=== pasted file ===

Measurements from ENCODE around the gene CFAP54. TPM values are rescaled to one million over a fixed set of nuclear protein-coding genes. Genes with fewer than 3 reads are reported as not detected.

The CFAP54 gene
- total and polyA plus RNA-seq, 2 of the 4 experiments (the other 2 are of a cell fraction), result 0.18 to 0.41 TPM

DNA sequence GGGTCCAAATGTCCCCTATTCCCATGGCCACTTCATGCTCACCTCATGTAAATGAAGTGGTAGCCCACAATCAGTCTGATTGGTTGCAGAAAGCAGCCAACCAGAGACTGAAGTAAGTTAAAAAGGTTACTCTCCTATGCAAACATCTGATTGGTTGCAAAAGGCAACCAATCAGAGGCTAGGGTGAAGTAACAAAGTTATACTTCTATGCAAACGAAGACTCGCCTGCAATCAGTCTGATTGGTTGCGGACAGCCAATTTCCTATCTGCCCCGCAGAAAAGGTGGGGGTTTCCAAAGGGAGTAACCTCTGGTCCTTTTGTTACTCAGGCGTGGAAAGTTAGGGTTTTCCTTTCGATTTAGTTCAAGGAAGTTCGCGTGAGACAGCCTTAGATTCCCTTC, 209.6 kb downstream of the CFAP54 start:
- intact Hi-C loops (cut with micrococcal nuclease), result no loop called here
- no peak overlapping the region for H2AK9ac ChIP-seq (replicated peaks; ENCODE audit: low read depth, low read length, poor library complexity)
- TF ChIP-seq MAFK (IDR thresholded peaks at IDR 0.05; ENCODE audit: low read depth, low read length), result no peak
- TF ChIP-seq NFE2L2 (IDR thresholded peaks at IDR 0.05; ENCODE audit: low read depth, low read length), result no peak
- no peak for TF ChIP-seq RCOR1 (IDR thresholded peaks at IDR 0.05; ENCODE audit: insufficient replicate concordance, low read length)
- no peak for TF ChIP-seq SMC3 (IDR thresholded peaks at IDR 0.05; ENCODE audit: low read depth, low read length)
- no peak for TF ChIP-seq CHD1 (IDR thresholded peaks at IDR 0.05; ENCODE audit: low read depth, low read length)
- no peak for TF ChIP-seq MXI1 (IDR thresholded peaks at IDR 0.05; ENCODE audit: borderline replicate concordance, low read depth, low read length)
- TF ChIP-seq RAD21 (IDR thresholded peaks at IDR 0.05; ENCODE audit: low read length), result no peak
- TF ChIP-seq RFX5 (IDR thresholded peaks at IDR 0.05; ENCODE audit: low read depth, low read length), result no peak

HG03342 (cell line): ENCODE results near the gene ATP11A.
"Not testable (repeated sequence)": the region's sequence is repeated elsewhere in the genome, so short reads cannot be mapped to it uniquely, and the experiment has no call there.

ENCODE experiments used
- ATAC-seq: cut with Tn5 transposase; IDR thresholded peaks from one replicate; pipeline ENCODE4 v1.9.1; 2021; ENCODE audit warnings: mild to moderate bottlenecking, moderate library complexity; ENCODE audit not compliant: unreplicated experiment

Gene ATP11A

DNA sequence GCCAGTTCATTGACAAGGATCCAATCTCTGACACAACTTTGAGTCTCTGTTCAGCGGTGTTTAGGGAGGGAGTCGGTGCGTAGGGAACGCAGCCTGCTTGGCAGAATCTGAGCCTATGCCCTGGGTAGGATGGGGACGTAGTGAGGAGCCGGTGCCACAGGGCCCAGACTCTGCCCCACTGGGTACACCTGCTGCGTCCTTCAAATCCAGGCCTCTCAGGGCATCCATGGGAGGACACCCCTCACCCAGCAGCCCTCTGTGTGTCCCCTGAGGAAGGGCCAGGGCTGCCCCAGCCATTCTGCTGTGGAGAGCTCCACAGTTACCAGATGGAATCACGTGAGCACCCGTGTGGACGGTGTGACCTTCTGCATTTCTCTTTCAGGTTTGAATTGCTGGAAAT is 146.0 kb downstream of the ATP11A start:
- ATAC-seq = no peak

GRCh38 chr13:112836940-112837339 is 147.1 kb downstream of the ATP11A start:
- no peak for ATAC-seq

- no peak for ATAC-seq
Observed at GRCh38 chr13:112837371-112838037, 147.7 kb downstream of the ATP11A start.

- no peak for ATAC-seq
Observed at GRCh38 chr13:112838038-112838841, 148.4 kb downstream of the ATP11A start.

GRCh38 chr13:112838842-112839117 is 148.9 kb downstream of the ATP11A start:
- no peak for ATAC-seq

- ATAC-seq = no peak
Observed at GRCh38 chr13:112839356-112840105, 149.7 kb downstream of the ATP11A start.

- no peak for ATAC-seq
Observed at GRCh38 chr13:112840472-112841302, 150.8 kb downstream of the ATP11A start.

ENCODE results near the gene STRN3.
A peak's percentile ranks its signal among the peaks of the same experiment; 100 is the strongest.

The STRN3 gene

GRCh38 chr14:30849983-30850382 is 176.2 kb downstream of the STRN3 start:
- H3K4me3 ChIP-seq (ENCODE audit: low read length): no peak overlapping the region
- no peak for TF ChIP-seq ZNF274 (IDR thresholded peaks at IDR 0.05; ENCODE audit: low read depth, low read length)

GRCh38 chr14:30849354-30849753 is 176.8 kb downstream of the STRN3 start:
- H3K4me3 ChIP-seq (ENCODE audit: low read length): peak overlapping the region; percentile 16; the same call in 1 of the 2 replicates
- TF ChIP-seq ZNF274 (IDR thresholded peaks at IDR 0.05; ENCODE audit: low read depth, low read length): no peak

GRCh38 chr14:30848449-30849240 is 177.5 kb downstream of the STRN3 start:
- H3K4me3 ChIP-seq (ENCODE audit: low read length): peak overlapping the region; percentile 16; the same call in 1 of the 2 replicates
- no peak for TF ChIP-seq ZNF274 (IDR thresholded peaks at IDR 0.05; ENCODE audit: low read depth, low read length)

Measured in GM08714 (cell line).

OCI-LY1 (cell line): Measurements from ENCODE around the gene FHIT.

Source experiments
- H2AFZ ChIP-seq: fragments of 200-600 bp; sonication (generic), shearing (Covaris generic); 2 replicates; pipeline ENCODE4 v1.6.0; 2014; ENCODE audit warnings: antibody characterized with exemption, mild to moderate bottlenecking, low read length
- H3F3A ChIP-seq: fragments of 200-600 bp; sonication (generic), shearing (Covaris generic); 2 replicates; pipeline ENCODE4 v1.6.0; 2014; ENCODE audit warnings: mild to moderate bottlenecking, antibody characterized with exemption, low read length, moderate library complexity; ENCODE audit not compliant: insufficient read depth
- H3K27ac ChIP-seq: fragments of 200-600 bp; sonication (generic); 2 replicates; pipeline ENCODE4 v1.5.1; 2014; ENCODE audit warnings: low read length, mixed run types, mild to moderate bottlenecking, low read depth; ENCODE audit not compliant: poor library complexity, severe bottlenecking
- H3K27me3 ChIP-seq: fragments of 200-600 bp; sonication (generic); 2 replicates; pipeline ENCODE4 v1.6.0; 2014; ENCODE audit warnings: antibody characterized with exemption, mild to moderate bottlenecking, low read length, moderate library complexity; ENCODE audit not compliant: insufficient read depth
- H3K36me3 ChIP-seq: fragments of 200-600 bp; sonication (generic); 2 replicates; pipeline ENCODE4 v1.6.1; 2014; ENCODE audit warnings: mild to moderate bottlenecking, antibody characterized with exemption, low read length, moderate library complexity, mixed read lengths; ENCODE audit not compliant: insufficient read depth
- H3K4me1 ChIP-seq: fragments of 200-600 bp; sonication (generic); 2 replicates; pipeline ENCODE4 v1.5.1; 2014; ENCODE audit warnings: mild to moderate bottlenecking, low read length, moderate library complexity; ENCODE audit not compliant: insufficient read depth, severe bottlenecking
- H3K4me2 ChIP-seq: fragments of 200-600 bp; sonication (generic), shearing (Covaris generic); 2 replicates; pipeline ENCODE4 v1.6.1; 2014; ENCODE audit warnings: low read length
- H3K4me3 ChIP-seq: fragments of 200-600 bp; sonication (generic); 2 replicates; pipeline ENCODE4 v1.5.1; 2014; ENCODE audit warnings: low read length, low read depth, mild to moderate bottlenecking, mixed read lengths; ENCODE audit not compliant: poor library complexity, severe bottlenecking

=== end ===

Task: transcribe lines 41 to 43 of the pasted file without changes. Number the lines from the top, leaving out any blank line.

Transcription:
- H3K4me3 ChIP-seq (ENCODE audit: low read length): peak overlapping the region; percentile 16; the same call in 1 of the 2 replicates
- TF ChIP-seq ZNF274 (IDR thresholded peaks at IDR 0.05; ENCODE audit: low read depth, low read length): no peak

GRCh38 chr14:30848449-30849240 is 177.5 kb downstream of the STRN3 start: